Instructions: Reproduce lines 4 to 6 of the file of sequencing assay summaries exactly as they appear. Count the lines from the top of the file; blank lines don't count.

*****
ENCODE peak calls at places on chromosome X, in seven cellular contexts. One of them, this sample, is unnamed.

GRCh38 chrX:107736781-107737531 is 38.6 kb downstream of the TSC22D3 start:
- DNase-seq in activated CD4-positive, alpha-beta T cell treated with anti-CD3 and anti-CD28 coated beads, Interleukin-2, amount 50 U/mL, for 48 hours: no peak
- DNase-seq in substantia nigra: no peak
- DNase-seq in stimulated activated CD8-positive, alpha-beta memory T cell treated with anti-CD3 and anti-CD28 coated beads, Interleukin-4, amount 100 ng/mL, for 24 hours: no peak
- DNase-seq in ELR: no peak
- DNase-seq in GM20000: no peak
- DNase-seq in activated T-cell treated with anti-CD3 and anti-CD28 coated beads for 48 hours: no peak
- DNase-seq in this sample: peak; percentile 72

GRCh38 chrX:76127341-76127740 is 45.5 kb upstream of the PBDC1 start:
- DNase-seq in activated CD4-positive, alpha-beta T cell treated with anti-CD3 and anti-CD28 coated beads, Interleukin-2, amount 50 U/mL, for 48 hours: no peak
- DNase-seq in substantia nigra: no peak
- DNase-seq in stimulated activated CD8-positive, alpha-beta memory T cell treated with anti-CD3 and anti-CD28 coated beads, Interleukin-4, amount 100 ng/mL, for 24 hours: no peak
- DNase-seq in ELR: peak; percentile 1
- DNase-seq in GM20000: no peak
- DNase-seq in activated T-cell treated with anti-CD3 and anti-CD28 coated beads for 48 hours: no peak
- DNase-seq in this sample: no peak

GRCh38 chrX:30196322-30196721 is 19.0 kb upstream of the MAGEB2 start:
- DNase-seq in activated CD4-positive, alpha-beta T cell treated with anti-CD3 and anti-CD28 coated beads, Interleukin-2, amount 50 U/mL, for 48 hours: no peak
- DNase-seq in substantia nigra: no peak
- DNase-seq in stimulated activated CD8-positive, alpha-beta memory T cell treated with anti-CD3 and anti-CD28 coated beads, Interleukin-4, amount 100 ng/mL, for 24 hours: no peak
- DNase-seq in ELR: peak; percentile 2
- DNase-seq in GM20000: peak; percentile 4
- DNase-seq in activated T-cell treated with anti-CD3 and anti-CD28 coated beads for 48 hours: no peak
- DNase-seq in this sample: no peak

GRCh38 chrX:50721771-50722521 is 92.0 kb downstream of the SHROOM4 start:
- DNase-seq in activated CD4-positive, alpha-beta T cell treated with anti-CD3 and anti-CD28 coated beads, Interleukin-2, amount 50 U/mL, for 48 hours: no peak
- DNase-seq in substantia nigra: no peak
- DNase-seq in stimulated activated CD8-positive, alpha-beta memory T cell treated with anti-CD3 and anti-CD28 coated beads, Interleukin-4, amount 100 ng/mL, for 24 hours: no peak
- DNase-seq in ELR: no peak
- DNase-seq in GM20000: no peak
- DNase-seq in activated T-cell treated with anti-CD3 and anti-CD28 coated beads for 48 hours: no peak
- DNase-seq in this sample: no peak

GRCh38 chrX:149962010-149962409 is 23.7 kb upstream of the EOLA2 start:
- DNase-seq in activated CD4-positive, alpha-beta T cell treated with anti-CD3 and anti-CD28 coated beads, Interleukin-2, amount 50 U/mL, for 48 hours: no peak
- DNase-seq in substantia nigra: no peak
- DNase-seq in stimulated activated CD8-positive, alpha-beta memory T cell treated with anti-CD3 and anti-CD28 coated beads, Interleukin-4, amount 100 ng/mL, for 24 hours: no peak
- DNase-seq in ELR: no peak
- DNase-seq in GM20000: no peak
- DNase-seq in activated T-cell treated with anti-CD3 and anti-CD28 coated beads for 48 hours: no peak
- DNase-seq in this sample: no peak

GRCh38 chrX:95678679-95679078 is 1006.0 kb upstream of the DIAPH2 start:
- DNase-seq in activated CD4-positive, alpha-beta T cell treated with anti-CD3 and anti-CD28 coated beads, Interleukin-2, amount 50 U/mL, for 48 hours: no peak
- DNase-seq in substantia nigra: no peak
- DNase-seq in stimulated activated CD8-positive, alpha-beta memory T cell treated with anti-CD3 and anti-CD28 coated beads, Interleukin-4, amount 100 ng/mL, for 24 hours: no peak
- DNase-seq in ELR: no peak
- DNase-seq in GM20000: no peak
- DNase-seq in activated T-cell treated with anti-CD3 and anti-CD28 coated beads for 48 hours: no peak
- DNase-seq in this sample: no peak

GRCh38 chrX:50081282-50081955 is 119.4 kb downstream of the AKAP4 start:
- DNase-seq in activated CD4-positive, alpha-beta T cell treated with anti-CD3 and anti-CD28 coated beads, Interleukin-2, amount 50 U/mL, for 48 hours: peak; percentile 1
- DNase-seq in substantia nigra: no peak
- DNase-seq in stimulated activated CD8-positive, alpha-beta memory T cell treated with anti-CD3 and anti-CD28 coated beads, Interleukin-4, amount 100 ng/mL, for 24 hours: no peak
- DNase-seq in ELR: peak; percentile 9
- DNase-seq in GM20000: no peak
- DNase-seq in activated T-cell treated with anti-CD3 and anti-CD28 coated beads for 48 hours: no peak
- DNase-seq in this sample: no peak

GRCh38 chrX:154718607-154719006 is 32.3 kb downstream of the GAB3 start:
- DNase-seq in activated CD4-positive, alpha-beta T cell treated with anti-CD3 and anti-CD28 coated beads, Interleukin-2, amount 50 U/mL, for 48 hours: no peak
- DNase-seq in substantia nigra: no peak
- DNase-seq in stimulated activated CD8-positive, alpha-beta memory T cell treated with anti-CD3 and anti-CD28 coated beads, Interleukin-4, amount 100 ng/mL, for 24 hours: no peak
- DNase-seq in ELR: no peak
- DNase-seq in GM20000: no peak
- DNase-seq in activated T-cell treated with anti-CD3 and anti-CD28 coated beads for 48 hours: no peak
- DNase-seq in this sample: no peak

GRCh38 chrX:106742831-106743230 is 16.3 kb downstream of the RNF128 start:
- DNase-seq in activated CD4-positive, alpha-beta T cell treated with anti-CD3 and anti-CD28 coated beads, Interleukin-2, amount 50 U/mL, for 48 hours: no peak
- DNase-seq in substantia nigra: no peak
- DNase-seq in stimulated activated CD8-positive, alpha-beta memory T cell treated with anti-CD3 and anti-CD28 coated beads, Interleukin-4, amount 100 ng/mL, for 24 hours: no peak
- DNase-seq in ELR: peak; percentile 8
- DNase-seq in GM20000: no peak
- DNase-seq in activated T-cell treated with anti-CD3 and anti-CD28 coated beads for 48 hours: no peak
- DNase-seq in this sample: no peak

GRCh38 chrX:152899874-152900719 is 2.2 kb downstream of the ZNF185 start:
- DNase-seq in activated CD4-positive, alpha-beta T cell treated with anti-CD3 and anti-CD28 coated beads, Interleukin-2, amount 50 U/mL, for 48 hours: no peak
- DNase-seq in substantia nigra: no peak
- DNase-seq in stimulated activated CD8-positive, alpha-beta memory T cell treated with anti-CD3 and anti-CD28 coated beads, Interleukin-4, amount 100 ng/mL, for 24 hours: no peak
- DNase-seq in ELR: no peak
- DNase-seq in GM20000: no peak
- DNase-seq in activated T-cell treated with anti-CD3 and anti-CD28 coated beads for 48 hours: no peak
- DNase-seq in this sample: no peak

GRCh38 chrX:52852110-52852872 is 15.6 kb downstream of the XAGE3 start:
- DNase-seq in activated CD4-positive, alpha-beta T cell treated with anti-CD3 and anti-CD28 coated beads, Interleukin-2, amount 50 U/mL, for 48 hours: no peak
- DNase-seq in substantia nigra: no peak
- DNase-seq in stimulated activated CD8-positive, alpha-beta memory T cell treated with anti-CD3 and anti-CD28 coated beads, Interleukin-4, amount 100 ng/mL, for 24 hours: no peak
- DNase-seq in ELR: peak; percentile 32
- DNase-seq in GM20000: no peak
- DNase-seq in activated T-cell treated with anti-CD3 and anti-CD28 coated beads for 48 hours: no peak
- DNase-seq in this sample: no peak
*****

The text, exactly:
- DNase-seq in substantia nigra: no peak
- DNase-seq in stimulated activated CD8-positive, alpha-beta memory T cell treated with anti-CD3 and anti-CD28 coated beads, Interleukin-4, amount 100 ng/mL, for 24 hours: no peak
- DNase-seq in ELR: no peak